I had a golden moment and it was a little bit of a kick in the ass that I needed.
What was it?
I was listening to the audiobook of Seth Godin’s book Poke The Box and one theme really struck me about my life.
What have I started recently that could fail?
And by recently I mean the last 5 years. What had I really committed to doing that could fail, where had I stuck my neck out?
Truth is probably no where.
Starting blogs and new website ideas weren’t things that I had to worry about failing. I mean what’s the most I could lose £20. I’d just stop when they never took off. Some will say the Beer Emporium is one thing but the truth is that’s someone else’s idea I was just investing in. I’m now more involved but that wasn’t something I started.
This also relates to relationships, how many of those have I really committed to in 5+ years – Zero. Why would I start something I think will fail? Same with fitness and health have I committed to doing anything like that either – not really.
Truth is there’s 2 things in my life I do that I am happy to fail at and continue to learn from it to make it, or myself, better until it works and this is perhaps the point of Seth’s book.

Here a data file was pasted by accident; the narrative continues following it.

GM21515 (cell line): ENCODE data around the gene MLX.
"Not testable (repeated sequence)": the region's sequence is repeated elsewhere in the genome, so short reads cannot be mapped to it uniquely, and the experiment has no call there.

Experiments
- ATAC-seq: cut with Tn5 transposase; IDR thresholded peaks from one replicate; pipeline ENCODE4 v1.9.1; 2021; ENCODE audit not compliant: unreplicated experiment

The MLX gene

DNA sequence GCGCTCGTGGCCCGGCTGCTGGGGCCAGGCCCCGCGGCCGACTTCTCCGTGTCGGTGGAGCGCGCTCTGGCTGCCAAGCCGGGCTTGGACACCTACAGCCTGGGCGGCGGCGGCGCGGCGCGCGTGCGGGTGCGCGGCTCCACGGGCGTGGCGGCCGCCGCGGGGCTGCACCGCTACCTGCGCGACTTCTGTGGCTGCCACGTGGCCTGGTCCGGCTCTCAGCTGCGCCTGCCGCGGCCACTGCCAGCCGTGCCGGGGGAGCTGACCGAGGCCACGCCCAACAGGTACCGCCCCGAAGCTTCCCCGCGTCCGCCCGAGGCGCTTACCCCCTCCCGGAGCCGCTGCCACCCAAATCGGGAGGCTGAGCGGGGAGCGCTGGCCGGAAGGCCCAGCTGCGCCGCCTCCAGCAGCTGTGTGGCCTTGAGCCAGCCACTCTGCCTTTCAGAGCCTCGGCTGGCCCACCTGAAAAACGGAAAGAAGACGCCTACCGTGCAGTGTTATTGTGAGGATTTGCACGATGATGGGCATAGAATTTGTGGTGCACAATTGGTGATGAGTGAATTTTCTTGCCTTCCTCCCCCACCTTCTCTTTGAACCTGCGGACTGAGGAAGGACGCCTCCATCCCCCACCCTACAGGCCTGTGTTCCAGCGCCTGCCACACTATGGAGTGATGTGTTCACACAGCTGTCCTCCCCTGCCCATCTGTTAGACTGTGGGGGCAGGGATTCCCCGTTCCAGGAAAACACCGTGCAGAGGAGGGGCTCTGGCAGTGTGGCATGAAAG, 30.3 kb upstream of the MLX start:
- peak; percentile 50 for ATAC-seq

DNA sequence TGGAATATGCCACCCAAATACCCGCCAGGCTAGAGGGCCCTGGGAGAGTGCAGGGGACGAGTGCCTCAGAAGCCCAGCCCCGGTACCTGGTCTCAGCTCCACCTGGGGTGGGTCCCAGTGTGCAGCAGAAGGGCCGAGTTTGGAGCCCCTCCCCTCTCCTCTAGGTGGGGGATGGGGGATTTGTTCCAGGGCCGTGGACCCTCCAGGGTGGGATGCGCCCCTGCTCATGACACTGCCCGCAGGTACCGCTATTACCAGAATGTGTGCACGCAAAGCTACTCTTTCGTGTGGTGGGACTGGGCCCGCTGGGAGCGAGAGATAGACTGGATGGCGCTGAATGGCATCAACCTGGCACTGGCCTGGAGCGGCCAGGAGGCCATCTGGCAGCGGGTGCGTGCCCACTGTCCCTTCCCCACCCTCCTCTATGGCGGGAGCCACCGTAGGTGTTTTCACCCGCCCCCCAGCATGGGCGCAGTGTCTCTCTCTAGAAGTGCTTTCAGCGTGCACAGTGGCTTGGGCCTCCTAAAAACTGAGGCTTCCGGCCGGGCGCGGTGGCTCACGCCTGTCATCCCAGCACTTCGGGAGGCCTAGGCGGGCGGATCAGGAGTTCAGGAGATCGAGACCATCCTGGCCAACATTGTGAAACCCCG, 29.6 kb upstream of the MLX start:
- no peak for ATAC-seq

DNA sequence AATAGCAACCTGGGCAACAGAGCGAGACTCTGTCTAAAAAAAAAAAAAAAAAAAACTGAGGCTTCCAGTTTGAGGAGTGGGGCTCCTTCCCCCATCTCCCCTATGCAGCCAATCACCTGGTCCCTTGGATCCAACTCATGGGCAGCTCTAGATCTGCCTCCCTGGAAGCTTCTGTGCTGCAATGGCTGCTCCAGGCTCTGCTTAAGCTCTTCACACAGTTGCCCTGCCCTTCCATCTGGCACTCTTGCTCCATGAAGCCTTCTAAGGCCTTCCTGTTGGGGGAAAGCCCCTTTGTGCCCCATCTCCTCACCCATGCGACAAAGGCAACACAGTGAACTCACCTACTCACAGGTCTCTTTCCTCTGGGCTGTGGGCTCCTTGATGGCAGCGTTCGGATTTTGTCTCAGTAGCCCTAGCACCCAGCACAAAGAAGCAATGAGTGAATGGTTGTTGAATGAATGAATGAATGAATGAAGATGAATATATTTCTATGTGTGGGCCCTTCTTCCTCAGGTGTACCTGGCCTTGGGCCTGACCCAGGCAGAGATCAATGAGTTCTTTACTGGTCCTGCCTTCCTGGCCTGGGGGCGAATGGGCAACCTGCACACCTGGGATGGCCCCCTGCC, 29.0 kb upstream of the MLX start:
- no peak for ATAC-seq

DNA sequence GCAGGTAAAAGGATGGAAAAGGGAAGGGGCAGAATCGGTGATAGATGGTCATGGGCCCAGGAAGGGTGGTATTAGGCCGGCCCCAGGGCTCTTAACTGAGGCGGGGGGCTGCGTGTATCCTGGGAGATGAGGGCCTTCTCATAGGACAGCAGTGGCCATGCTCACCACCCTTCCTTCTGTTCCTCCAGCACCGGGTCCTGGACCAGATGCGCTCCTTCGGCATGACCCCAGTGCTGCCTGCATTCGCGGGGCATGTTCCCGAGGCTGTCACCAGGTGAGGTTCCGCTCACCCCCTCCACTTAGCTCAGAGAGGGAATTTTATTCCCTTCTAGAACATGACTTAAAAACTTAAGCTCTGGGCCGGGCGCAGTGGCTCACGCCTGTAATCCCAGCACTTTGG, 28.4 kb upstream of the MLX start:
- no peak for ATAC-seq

1. Computer Programming – as Seth says computer programmers don’t expect to get it right first time, in-fact they know 99.9% of the time the first try won’t work, all they have to do is see what does happen and learn from it. When I work with computers I want to see what happens, I don’t need to know exactly why it happened I just need to learn from it. Once I see what happens when I program a line of code I then edit it to do what I want to happen and test again. My latest program is now in it’s 279 revision, those are published revisions not individual edits. This is what Seth calls poking the box.
2. Golf – Now this crazy game I never expect to do anyting but fail, I’m not Tiger Woods or Rory Mcilroy but there’s no reason I can’t bash that little white ball around and have fun. I may beat my last score and my analytical skills will be able to access the feedback and make changes for the next shot. I’ve never given up or thought that’s it no more with golf, I’ve just decided to be better next time. I guess it’s a sport I can’t blame anyone else for my own failings and the score keeps measuring my true progress.
So why don’t I seem to have the ability to try this method in life? Or when did the fear of failure take such a grip that we don’t try anything new? I’m certainly glad I never had that attitude when I was learning to walk or ride a bike.
Maybe’s it’s time to embrace the fear of failure and remember – There is no such thing as failure only feedback.[product id=”676″]